Iran has reached a milestone goal in its quest to send human astronauts into space, by successfully launching a monkey into orbit and returning it safely to the Earth.
Iranian state television reported Monday that a rocket named Pishgam, meaning Pioneer in Farsi, traveled straight upward into the thermosphere to reach a height of 75 miles before returning to the planet’s surface. Hamid Fazeli, the director of the Iran Space Agency, said that “because of biological similarities between humans and monkeys, the latter were selected for the space mission.” He went on to predict that Iran would possess the capabilities to send a human into space within the “next five to eight years.”
Last year Tehran announced plans to build a new space center, following the reported launch of a mouse, turtle, and worms into space in 2010 on the back of an Explorer rocket. While security officials in the United States and Europe worry that Iran’s swiftly-developing space technology could serve a dual purpose of sending nuclear warheads aboard long-range missiles, experts said the recent experiment does not appear to have military implications.
“It doesn’t demonstrate any militarily significant technology,” Jonathan McDowell, a Harvard astronomer who tracks rocket launchings and space activity, told the New York Times. “This is a tiny old rocket, and what’s on top is useful only for doing astronaut stuff.”
The monkey-ferrying mission appeared to be focused more on testing life-support capabilities for humans in orbit than on any belligerent intentions Iran may have toward Western powers. The successful launch also holds propaganda value for the nation’s leadership, who have chosen the development of space technology as a symbol of national prestige.
Iran is a late entrant to the space race, as many readers may be reminded of similar widely-publicized efforts by the U.S. and Soviet Union to send animals, including monkeys and dogs, into space in the 1950s. Due to modern advances in space technology and information sharing, along with strong scientific relationships with Russia and China, Tehran may be able to quickly close the technology gap if it continues to focus on developing its space program.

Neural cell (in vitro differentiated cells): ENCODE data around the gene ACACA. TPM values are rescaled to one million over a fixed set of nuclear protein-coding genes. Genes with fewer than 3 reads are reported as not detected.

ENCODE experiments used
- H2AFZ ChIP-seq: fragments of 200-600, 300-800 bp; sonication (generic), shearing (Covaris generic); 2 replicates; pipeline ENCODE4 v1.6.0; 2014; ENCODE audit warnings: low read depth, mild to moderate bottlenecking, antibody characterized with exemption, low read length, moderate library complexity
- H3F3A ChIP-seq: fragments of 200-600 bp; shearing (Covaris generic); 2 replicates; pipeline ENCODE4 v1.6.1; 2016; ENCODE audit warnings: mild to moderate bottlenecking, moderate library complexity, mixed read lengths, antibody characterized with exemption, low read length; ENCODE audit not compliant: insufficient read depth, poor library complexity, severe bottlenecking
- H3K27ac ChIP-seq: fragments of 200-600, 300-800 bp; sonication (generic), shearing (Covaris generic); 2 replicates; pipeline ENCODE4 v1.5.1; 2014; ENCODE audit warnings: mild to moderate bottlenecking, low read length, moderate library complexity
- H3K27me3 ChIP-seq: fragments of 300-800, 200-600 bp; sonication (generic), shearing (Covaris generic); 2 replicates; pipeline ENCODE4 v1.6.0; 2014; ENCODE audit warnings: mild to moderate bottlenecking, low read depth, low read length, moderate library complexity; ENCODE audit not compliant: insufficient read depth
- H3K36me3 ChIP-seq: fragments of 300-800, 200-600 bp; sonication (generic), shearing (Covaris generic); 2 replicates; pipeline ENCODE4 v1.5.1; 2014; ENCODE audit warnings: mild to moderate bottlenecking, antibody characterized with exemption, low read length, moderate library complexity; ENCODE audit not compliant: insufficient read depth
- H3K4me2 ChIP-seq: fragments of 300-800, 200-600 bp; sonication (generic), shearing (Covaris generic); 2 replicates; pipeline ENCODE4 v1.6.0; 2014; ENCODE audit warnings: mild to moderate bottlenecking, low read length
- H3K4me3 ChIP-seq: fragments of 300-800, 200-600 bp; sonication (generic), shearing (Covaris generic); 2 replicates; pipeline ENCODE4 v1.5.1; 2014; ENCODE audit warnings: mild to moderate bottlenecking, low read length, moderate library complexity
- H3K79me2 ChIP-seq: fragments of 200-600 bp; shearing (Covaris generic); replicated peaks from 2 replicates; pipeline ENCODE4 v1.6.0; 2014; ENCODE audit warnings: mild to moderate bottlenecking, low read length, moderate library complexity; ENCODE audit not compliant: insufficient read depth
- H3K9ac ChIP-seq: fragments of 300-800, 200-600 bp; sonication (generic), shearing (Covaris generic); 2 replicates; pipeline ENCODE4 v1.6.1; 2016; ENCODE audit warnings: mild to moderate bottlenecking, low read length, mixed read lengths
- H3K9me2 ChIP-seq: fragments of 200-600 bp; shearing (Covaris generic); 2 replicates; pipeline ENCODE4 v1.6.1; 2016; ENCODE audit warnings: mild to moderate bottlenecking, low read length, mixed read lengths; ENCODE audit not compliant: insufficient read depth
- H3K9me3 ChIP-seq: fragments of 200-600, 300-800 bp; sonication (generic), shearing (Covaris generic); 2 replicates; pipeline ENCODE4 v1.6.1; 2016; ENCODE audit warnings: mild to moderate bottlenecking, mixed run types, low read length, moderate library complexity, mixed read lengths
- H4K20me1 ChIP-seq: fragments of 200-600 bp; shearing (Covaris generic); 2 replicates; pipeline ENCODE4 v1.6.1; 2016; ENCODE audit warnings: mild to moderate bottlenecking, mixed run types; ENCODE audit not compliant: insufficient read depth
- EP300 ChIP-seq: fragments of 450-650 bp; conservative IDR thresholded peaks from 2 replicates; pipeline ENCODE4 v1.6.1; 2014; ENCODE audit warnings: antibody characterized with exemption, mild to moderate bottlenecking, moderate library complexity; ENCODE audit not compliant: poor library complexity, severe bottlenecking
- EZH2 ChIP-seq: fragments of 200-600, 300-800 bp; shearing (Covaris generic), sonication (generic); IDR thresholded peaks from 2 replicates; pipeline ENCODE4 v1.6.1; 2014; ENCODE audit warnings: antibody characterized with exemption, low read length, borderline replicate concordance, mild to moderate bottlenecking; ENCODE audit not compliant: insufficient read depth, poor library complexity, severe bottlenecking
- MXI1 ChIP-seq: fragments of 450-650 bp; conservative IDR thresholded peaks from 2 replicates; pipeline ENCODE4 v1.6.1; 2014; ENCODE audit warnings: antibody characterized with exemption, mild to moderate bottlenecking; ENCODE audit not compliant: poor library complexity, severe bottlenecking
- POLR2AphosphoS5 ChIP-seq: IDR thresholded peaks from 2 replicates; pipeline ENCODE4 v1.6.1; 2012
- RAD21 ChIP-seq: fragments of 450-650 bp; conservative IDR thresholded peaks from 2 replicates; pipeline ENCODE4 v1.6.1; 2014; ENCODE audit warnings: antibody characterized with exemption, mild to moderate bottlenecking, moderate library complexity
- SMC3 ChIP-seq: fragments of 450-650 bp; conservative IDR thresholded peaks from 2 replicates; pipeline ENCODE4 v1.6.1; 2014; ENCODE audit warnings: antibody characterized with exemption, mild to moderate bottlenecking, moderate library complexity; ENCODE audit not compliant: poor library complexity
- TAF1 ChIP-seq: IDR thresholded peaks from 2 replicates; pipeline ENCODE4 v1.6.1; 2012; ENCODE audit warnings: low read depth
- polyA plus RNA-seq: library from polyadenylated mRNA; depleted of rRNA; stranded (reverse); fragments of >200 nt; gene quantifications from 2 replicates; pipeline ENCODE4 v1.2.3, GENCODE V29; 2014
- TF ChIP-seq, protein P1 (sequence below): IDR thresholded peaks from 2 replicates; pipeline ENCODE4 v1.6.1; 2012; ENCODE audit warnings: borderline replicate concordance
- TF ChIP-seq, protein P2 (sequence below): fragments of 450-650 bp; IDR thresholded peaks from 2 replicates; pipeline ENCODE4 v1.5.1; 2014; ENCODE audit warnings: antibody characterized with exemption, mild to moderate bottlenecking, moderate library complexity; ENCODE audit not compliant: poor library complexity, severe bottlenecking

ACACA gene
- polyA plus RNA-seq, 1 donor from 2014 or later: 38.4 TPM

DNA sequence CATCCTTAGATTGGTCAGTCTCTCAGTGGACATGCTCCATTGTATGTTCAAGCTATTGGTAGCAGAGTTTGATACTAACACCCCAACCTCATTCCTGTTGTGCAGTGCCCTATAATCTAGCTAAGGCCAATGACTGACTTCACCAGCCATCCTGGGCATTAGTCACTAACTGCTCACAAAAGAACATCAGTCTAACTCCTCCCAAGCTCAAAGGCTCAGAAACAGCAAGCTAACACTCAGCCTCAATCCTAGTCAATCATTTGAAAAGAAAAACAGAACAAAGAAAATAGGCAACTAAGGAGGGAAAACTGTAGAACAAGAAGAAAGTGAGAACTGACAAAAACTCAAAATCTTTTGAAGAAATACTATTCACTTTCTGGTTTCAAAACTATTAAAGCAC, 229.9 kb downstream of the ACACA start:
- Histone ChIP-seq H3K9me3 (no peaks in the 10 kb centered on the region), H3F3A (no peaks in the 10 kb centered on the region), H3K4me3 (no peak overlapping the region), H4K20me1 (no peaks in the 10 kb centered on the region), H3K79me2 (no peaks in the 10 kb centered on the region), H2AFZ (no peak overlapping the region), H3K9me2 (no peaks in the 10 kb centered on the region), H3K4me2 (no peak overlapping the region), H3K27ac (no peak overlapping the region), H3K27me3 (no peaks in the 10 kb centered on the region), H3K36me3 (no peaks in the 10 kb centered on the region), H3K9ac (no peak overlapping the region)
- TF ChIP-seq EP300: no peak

Iran agreed on a joint project with Russia in 2005 to launch a satellite into space, which it has followed with several successful launches in 2009 and 2011 from a large complex near Semnan, about 125 miles east of Tehran. Earlier this month, the country released information about a new space capsule, based on Chinese technology, capable of launching human astronauts into space. Such technology could also deliver nuclear warheads to any point on the Earth’s surface.
While the launch of a monkey into space does not represent a major threat to Iran’s enemies, the country has been quite active developing military technology in recent years. Tehran has tested and strategically placed an increasingly large array of powerful missiles within striking range of Israel and parts of Eastern Europe. The nation has also repeatedly made international headlines by continuing to pursue its uranium enrichment program, despite diplomatic efforts and crippling economic sanctions imposed by the United States and its allies. Tehran insists that its goals for the program are entirely focused on peaceful applications of the technology, such as medical uses.
Western diplomats working from Brussels reported that they had recently offered to resume nuclear talks with Iran in February, after the nation’s leaders turned down a proposed meeting in Istanbul in late January. Tehran has continued to defy Western demands to halt its nuclear program in the face of every non-military effort to obstruct its progress, including the 2010 Stuxnet worm that halted its centrifuges, and is believed to have been designed by U.S. and Israeli engineers. Without any new diplomatic leverage from the West, it seems unlikely that Iran will be deterred from its goals as a result of fresh negotiations.